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Brown County parents complain about systemic racism video used in class

Posted at 6:44 PM, Sep 15, 2020
and last updated 2020-09-15 18:44:47-04

A teacher at Fayetteville-Perry Middle/High School attracted social media criticism from parents last week after showing her class a video about systemic racism.

“Systemic racism” is a decades-old sociological term describing racism that exists within societal institutions that routinely, subtly position certain groups above others, rather than in the prejudiced actions of individuals. The historic practice of banks “redlining” Black neighborhoods as undesirable for investment is one common example cited by anti-racist activists; racial profiling in law enforcement is another.

The video that the Fayetteville-Perry teacher showed to her class is this one, which introduces a pair of students — one black, one white — and explains how the historical legacy of discrimination from banks and employers has affected their neighborhoods, school funding and other areas of their lives.

The Ohio Department of Education confirmed it had linked to the video on a page called “Resources for Social Studies” — not as the main course, but as a supplement to a series of guest lectures on teaching about race and racism. ODE guest lecturer Cynthia Tyson, a professor at the Ohio State University, used it as an example of educational material that could be help explain the difference between individual and institutional racism in a classroom setting.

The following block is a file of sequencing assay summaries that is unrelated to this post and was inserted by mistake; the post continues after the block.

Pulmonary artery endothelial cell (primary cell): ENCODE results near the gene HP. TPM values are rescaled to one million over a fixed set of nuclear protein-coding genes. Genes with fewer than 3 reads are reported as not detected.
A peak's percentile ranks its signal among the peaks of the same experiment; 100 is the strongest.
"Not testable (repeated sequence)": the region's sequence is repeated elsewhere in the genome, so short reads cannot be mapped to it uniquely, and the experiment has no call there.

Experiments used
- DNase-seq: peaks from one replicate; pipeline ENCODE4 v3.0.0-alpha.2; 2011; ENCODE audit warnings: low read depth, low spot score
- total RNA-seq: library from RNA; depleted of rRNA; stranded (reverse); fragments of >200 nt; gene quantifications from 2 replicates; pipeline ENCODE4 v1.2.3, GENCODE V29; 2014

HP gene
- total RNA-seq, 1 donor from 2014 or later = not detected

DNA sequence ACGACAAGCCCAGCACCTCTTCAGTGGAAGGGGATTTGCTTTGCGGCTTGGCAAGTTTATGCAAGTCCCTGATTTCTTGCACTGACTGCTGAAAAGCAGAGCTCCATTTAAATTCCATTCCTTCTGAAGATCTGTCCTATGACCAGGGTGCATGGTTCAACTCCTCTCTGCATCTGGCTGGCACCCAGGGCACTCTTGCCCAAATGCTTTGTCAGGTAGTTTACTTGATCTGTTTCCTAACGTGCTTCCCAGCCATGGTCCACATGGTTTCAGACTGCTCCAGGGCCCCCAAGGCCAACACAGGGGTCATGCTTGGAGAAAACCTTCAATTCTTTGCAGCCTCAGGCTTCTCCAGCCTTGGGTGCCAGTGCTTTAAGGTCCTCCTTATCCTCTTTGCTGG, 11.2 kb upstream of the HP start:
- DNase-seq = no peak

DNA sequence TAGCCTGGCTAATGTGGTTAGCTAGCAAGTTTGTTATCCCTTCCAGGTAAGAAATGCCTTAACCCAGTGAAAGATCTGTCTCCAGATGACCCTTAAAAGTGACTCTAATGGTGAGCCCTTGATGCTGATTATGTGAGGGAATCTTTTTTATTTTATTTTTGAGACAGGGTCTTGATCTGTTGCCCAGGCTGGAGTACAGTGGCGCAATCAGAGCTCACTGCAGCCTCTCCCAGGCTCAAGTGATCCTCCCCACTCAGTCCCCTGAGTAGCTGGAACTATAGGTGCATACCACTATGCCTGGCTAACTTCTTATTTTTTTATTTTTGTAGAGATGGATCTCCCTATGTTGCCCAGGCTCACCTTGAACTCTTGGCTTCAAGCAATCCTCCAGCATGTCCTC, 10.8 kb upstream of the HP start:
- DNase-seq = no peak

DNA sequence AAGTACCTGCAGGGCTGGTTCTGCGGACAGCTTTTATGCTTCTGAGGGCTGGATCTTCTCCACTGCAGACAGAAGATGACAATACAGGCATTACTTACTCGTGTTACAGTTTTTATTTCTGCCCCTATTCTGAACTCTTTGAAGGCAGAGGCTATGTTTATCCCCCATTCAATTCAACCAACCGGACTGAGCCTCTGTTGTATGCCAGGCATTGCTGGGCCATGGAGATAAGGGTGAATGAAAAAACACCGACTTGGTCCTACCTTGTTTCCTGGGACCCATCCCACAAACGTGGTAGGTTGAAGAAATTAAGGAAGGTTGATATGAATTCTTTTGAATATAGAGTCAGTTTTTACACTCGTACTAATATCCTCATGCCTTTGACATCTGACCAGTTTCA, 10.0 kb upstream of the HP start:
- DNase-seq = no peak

“It really does an outstanding job of helping us understand that systemically means not that there are things that individuals do … but the systemic nature of racism is much greater, beyond the personal acts,” Tyson said in her lecture.

However, the video was made by an explicitly political media company called Act TV. The channel advertises its progressive values in its description and frequently posts videos criticizing President Donald Trump, the Republican Party and right-wing media organizations such as Fox News.

Fayetteville-Perry superintendent Tim Carlier said he was investigating the teacher’s use of the video in response to parent complaints.